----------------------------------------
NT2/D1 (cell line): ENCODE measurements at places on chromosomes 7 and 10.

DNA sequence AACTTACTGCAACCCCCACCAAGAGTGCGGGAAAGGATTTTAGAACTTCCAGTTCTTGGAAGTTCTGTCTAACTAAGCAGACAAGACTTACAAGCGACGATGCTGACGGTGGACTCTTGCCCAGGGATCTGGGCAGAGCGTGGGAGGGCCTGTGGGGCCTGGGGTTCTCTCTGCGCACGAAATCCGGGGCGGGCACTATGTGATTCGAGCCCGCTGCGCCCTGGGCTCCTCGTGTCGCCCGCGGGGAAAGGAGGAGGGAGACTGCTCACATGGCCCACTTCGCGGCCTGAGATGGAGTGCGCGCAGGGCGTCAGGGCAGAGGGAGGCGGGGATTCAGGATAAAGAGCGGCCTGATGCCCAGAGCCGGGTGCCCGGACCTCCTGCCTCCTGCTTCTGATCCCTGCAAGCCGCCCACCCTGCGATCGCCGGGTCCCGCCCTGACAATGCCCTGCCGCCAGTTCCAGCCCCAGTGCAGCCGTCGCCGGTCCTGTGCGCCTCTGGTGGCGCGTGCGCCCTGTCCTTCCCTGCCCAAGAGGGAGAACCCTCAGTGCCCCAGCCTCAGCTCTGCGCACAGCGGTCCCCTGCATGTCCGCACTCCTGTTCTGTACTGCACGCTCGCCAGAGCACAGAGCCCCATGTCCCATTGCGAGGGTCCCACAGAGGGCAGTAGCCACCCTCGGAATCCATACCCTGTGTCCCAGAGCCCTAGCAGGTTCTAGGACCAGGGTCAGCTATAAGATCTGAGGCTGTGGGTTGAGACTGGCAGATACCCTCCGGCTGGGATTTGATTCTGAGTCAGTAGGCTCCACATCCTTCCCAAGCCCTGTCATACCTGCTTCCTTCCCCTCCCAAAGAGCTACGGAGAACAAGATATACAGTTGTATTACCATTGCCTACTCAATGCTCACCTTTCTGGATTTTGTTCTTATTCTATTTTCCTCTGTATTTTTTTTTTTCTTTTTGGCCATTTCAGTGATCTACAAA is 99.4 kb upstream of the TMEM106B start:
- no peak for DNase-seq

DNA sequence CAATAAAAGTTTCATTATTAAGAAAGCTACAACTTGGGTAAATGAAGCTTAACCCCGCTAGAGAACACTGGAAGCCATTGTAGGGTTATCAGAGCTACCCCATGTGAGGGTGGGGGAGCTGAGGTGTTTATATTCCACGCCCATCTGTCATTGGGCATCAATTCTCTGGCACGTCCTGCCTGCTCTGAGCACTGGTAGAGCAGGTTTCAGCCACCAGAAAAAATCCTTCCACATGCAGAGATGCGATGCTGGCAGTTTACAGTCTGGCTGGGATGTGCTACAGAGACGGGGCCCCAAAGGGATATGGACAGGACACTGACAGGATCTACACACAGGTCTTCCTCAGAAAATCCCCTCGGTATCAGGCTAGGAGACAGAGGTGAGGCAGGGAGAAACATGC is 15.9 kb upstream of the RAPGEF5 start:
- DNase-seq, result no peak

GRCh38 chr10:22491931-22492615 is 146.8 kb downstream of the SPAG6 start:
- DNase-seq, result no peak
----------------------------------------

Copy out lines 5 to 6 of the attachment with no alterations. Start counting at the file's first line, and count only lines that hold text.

- DNase-seq, result no peak

GRCh38 chr10:22491931-22492615 is 146.8 kb downstream of the SPAG6 start: